Make sure you’re not accidentally registered to vote if you’re not a citizen.
On May 11, 2017, President Trump signed an executive order to create a new Commission for Election Integrity. Vice-chaired by notorious anti-immigrant Kris Kobach (the guy who designed the Muslim registry, NSEERS, and co-authored Arizona’s “show me your papers” law) this new commission will seek to uncover “widespread” evidence of voter fraud. He promised to do this early on in his Presidency:
That means they will be looking for anything to increase the number of supposed cases.
A few years ago, we represented a refugee who had gone to the DMV to get a driver’s license and, unbeknownst to him, had registered to vote by signing onto a “packet” of forms. No one asked whether he was a US citizen; he was eligible for a driver’s license, and that was it. He nearly lost his chance to become a citizen – we were able to “timely recant” his registration, to prevent his near-certain deportation. (There are very few waivers for falsely claiming to be a US citizen.)
These cases are more common than you’d think: most folks doing voter registration drives are not aware of the consequences of voter registration on non-citizens. With Trump’s new commission, we’re going to see a lot more. One of the things Kobach has said he wants to do is to run the immigration database against the voter rolls. Once that’s done, we’re going to see prosecutions for voter fraud skyrocket, and all of these people – many of whom may have accidentally registered – will be placed into deportation proceedings.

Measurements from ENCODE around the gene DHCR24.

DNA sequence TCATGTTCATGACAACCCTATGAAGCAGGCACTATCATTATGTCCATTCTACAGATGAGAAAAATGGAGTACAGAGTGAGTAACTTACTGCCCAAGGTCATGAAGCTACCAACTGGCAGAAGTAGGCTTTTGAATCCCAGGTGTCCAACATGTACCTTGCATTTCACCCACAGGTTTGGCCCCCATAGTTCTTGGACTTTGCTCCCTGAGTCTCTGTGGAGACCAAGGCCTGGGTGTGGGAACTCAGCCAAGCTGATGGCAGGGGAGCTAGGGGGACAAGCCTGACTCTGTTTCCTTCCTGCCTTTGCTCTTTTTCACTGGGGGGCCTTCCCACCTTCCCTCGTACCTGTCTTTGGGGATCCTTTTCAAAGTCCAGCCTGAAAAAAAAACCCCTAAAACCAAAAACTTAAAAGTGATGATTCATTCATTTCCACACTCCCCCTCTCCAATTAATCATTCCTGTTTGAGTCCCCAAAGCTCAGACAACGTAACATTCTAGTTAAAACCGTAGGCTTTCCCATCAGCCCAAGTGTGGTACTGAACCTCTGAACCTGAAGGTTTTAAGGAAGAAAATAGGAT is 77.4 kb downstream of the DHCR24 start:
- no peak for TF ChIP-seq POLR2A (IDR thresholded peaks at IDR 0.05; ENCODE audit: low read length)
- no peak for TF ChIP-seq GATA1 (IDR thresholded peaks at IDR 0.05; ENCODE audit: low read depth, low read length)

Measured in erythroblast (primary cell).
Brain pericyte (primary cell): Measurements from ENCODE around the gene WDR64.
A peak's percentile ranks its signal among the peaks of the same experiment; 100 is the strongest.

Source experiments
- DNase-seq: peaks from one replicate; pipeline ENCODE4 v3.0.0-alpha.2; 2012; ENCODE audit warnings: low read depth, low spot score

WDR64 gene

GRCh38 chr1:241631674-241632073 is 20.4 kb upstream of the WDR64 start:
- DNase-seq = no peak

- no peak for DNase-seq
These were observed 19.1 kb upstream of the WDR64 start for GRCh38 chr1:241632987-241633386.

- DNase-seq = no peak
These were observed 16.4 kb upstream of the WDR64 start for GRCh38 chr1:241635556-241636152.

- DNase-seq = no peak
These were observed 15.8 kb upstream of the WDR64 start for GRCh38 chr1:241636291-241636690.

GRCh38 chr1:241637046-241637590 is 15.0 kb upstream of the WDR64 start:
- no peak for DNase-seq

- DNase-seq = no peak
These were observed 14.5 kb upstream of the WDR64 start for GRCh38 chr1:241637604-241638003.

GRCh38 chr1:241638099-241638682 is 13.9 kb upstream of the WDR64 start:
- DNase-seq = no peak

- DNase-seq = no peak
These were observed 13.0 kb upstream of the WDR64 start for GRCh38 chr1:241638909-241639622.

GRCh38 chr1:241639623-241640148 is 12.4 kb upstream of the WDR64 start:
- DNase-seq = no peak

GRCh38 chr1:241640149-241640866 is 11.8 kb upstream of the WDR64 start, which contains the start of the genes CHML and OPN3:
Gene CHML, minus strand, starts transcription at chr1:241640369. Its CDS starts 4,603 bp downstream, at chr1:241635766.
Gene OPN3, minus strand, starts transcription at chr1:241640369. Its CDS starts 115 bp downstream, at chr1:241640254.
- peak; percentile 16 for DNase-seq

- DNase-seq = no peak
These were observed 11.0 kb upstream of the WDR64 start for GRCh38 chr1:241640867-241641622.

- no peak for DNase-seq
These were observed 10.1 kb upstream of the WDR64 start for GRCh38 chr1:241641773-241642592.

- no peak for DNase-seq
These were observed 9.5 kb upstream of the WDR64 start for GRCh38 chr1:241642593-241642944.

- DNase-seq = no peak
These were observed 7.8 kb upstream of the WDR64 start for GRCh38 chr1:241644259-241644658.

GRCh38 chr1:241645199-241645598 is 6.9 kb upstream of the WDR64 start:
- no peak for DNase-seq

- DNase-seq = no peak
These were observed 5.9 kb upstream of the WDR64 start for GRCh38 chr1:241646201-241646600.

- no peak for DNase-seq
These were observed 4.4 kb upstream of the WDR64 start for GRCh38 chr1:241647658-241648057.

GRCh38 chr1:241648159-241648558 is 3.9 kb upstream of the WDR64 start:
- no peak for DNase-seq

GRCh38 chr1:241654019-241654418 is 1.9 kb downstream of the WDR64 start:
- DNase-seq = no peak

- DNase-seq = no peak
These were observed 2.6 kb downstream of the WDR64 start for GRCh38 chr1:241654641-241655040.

Protect yourself. If you are not a citizen, call your local election board (usually at the county level) and make sure you are NOT registered.
This Wikipedia link has links to nearly all state voter portals, which may help you be able to search for your name.
And if you are a non-citizen and find you are registered to vote, contact a lawyer immediately.